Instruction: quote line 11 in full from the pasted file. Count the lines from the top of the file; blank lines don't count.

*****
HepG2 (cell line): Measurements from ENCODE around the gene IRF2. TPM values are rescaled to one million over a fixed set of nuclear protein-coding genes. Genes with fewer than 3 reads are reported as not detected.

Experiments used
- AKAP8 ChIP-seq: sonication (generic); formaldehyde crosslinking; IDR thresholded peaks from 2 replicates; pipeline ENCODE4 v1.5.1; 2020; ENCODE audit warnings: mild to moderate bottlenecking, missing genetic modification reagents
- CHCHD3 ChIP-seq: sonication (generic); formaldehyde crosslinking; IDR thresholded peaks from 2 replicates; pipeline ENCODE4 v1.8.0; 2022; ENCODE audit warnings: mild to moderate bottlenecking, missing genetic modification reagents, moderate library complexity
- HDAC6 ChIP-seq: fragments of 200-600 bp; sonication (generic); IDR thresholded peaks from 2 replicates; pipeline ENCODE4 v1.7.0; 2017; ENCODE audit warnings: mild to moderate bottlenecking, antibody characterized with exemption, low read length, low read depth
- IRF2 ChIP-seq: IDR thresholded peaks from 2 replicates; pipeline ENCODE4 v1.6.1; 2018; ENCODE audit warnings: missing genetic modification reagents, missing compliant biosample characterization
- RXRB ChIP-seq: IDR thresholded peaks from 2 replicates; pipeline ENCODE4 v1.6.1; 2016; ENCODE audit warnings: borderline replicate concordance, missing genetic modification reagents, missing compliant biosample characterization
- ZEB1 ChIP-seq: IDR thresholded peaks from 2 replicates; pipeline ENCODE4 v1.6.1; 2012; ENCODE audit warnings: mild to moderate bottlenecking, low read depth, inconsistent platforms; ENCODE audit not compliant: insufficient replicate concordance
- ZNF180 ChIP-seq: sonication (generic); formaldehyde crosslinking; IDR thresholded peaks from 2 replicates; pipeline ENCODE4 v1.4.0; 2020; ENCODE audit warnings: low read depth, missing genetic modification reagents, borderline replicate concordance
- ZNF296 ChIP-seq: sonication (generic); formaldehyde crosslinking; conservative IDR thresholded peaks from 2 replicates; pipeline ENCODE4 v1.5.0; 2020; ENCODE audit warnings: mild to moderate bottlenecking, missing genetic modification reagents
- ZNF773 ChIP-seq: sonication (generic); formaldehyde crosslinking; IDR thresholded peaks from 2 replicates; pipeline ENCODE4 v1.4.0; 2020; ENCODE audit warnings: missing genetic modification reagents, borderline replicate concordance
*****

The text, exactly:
- ZNF773 ChIP-seq: sonication (generic); formaldehyde crosslinking; IDR thresholded peaks from 2 replicates; pipeline ENCODE4 v1.4.0; 2020; ENCODE audit warnings: missing genetic modification reagents, borderline replicate concordance